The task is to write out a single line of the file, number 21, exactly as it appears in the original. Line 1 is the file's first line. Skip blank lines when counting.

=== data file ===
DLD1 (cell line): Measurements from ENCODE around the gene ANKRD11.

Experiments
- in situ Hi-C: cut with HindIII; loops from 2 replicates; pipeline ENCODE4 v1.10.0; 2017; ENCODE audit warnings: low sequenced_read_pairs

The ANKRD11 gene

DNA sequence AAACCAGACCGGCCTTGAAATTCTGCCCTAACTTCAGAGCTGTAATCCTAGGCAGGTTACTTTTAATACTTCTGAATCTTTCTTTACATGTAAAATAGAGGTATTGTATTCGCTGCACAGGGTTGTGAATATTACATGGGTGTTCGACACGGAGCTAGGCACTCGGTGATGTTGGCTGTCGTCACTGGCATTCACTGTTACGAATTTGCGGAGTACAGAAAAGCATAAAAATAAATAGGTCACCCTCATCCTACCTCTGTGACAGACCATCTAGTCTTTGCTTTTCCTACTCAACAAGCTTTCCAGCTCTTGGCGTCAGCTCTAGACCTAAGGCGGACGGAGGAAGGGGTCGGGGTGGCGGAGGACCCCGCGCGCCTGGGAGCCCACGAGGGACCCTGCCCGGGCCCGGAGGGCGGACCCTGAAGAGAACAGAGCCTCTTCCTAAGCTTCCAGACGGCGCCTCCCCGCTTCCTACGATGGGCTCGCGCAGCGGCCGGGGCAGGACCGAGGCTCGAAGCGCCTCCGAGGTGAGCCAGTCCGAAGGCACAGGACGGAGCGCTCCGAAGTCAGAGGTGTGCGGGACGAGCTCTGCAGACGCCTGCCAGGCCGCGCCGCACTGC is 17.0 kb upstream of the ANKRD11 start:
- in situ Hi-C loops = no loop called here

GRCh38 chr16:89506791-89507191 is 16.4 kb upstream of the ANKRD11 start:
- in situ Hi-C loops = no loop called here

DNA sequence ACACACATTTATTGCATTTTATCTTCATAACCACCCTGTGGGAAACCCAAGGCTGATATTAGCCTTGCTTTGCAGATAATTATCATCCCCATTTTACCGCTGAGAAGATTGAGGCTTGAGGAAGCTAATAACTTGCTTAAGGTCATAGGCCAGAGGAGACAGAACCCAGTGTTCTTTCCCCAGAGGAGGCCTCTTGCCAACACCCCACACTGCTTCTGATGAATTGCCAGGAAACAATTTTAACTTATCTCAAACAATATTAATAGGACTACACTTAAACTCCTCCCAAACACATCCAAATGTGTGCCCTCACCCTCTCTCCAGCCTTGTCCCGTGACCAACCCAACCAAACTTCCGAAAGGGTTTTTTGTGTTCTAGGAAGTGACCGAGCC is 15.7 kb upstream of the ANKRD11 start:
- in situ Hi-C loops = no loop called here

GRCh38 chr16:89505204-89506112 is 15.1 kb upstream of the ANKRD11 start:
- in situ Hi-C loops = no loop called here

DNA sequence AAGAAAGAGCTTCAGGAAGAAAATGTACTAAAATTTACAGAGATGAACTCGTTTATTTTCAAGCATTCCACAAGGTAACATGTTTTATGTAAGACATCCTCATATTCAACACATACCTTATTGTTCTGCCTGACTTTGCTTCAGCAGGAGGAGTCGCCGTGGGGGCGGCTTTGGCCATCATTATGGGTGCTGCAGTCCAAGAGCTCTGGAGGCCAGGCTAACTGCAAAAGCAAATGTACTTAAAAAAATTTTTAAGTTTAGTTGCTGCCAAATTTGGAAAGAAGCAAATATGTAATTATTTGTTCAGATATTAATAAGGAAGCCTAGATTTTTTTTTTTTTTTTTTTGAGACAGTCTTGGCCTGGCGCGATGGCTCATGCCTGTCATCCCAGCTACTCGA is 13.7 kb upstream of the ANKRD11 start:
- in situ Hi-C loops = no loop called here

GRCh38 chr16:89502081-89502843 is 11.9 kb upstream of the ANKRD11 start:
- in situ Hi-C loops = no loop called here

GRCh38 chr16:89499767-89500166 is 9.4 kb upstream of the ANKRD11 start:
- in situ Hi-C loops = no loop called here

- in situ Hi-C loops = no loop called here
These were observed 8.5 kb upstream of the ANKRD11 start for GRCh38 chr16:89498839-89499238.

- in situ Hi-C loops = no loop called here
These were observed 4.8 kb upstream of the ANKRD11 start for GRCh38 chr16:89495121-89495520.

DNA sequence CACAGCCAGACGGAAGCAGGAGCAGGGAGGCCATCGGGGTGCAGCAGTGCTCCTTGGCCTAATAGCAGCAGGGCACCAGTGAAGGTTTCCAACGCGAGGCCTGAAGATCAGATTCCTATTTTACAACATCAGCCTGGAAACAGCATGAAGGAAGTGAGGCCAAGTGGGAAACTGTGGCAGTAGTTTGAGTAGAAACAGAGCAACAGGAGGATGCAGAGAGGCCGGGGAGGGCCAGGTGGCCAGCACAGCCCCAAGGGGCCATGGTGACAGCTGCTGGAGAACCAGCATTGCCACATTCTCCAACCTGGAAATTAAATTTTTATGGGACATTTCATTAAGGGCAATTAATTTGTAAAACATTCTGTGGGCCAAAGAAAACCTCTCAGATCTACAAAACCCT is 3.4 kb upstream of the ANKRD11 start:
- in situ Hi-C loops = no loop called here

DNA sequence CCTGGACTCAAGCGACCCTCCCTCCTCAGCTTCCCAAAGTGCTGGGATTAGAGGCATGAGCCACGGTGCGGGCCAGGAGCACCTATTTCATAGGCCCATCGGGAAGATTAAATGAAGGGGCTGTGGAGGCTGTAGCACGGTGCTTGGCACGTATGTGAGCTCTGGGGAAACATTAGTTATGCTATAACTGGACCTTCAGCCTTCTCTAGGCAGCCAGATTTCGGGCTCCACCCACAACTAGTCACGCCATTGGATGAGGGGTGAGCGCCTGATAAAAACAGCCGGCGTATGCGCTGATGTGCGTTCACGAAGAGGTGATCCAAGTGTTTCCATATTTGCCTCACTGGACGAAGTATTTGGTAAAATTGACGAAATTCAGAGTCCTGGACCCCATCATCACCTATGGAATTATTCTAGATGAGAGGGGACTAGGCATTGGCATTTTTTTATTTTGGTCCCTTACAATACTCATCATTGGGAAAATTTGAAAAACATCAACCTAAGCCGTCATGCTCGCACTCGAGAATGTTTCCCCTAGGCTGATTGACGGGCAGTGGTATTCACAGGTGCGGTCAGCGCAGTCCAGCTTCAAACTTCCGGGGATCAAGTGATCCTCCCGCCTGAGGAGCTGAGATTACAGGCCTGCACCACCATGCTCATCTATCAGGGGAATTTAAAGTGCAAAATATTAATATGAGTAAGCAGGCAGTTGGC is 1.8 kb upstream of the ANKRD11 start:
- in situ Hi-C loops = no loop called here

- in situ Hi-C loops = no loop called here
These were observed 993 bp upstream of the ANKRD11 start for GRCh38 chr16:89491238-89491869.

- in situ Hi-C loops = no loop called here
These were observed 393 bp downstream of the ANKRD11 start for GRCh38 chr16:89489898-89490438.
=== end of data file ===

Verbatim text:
- in situ Hi-C loops = no loop called here